Purvis: I think so. Black people are tired. We’re fed up. I think people are past the point of caring and wanting to continue to dialogue with white people who are refusing to accept evidence that’s right in front of them. That part scares me, because when we get past the point of wanting to dialogue, I don’t know what’s next. But people are angry — rightfully so. And it isn’t just from George Floyd. It isn’t just from Ahmaud Arbery. It isn’t just from Breonna Taylor, Tamir Rice or Eric Garner. These are things that have been happening for generations.
Our Sunday Visitor: When a white person tells you that systemic racism doesn’t exist, what do you think?
Purvis: You know, I doubt they’ve even engaged with what the term means. I doubt they’ve read about it. A lot of times I don’t think they know what systemic racism is. They’ve not encountered any of these things. I think they’re just parroting stuff they’ve heard from whoever they follow on television or the radio. They haven’t deeply and seriously engaged with the matter. They’ve been walking through this world only with their own perspectives, and they intend to keep it that way. I mean, people in our Church know clericalism exists and yet they don’t ask for statistics.
Our Sunday Visitor: How have you been impacted personally by racism, both in society and in the Church?
Purvis: I grew up in the cradle of the Confederacy [in South Carolina]. I remember as an elementary school girl, coming home from Catholic school, waiting on the bus in downtown Charleston, when a pickup truck of Citadel cadets drove by. One guy pretend-aimed at me like he had a rifle or gun and he was shooting me dead. And I just remember the vulnerability standing out there as a child at that moment and thinking to myself, “Why?”
Another thing I am willing to share is one time where I experienced racism in Catholic school. In high school, when I was a junior, I had just been elected to be the senior class president the following year. The juniors were all called to the gymnasium to talk about buying our class rings. When the guidance counselor stood up to announce me as the incoming senior class president, the guy who was selling the rings to us was appalled and disgusted. I remember this grown man, in his 50s, talking to the guidance counselor like, “She’s the senior class president?” The guidance counselor said, “Yeah, these kids are really different now.” And that’s a very mild example.
Our Sunday Visitor: For Catholics who want to seriously engage the issue of racism and be an ally for people of color, what can they do?
Purvis: Challenge people. Call them to the carpet when they make casual racist statements. Call them out when they mock things. They need to be challenged and made to realize that what they’re doing is putting their own souls in jeopardy. The devil has got a foothold in these people’s lives. I think sometimes when other white people call them to task, they hear it better. When you already come from a place of not respecting Black people, you can’t hear when a Black person is lovingly encouraging you to reconsider. They simply can’t hear it. But from white people, who they automatically take as serious interlocutors, they perhaps can hear it. Engage with those people, lovingly.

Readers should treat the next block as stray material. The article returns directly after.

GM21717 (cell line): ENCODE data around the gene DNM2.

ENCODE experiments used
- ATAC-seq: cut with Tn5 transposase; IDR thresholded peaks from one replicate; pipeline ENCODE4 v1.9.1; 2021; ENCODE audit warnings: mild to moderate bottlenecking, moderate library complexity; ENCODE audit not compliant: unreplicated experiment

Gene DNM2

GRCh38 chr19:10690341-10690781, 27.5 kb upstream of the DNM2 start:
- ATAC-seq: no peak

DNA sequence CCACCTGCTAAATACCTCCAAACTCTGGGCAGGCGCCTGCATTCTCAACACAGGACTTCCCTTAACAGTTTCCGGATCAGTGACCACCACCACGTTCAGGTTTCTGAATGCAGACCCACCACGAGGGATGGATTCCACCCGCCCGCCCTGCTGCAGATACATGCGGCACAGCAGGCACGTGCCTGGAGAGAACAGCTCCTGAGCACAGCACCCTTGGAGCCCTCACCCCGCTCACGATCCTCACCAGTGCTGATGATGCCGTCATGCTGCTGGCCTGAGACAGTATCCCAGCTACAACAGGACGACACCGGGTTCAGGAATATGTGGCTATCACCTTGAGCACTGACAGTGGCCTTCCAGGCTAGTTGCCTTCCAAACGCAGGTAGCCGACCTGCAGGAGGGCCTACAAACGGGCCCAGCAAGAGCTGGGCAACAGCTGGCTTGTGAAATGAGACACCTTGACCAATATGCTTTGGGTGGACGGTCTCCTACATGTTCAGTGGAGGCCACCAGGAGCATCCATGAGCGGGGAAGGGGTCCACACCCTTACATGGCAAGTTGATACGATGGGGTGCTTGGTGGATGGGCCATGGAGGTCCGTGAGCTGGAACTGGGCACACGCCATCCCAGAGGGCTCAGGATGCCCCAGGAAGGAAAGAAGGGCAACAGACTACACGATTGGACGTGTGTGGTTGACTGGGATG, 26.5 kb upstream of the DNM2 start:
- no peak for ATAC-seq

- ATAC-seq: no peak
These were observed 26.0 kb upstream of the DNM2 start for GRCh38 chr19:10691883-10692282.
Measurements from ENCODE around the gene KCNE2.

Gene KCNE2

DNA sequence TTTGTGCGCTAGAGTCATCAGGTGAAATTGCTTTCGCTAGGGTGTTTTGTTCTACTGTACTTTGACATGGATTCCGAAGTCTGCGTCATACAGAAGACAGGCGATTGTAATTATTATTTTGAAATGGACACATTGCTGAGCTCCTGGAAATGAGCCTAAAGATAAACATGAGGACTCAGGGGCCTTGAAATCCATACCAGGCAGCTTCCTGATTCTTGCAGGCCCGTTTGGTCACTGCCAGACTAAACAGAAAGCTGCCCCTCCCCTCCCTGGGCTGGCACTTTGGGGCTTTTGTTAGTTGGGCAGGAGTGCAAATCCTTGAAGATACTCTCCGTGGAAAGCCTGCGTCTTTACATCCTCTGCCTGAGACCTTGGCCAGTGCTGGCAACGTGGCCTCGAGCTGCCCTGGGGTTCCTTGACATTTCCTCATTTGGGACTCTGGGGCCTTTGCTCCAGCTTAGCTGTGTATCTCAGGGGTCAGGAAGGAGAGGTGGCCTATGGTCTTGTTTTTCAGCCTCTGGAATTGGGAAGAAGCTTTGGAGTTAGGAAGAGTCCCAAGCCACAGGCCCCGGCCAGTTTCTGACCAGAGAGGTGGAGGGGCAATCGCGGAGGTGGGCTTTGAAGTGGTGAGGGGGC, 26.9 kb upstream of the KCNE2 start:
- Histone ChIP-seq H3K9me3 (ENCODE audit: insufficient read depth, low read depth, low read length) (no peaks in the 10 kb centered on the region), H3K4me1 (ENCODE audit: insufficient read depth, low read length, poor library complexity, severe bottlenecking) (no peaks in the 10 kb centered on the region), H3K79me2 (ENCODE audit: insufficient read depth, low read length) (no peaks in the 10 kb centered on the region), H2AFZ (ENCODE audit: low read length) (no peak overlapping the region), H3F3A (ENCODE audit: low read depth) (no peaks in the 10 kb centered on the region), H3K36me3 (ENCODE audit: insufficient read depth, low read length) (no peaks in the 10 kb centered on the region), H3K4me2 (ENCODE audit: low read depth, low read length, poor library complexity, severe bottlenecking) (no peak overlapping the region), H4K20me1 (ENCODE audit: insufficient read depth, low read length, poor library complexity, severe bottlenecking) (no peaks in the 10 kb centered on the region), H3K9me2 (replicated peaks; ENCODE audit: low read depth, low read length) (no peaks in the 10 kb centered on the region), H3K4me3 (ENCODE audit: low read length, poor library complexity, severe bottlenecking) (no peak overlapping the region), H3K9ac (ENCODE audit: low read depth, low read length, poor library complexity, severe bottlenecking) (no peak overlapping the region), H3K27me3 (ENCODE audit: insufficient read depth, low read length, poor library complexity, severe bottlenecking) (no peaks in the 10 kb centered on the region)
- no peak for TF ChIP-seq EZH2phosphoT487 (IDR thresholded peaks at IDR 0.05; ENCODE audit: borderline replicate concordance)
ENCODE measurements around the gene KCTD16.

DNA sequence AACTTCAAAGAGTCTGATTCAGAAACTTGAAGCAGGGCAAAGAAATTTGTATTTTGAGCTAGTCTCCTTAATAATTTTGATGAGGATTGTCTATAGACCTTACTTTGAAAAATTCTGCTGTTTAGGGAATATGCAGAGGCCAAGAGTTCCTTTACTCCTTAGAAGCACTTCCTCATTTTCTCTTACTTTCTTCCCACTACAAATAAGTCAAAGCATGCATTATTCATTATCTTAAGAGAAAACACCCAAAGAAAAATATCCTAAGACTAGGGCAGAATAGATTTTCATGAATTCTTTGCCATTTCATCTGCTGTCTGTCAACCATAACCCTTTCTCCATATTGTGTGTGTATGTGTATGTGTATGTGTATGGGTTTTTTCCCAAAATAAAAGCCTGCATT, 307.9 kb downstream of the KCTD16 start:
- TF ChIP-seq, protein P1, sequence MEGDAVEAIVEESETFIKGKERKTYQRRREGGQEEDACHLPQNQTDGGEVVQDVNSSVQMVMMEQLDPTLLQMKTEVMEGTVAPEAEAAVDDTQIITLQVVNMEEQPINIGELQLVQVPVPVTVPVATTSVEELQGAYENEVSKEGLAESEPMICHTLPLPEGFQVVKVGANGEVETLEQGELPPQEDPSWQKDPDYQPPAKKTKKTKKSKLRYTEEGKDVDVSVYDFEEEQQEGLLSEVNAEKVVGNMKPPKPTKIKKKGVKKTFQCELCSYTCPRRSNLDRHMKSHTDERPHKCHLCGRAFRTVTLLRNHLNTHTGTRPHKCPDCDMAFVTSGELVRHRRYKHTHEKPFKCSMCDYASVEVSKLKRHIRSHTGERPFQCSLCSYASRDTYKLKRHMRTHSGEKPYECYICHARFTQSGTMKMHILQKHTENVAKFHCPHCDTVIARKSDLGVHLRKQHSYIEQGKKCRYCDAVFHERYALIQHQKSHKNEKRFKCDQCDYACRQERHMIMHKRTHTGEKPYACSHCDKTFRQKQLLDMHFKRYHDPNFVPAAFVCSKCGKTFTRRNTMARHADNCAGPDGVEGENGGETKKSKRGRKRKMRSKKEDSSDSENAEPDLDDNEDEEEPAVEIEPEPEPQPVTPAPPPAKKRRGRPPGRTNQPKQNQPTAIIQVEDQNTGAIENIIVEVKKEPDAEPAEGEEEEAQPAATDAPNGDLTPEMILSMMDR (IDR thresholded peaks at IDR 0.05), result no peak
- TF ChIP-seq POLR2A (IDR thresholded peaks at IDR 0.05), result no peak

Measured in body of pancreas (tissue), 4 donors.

Our Sunday Visitor: “Black Lives Matter” as a call to action seems to be a stumbling block for some Catholics because of the progressive politics of the co-founders of Black Lives Matter Inc. What do you say to that?
Purvis: You know, many of the same people who haven’t studied or read anything about systemic racism have a lot of time to get on the internet and search up and down about Black Lives Matter Inc. So it’s not that they don’t have the agency and ability to search and study from good sources. It’s that they don’t have the desire. They refuse to make distinctions between understanding that the phrase “Black Lives Matter” is not de-facto membership in the organization. They want to spend time talking about what’s wrong with this organization here, and I’m like, “A man died in the street.”
That’s why I think all this focusing on an organization rather than on the cause is so silly. That group does not have a monopoly on truth. They don’t own the movement. We all have a place in this. We can be involved in the racial justice movement from our own Catholic perspective. There’s nothing stopping us. There’s nothing wrong with us doing that. In fact, we should be doing these things.
Our Sunday Visitor: Despite the pushback, do you intend to keep highlighting racial justice on your radio show and Twitter feed?
Purvis: Oh yes, and what sustains me is prayer, prayer and more prayer. When you spend time meditating on the Lord, I can’t describe the love that I feel, the love that I know is there. I couldn’t imagine it any other way.
The truth also sustains me. I don’t know why, but I’ve just never been the person who’s too afraid to speak the truth among my Catholic brothers and sisters or even at work. When I worked in corporate America, I remember people saying things about the Catholic Church and I’d respond, “Actually, that’s not correct. This is what we believe.” I don’t see myself stopping now, because Our Lord hasn’t stopped. He’s bringing us the truth, and as time unfolds and new things that are evil and contrary to the Gospel are presented to us, we need to speak and clarify what is beautiful, good and true. So yes, I don’t see myself stopping unless the Lord wants me to stop. Until then, I’m going to keep on keeping on.
Brian Fraga is a contributing editor for Our Sunday Visitor.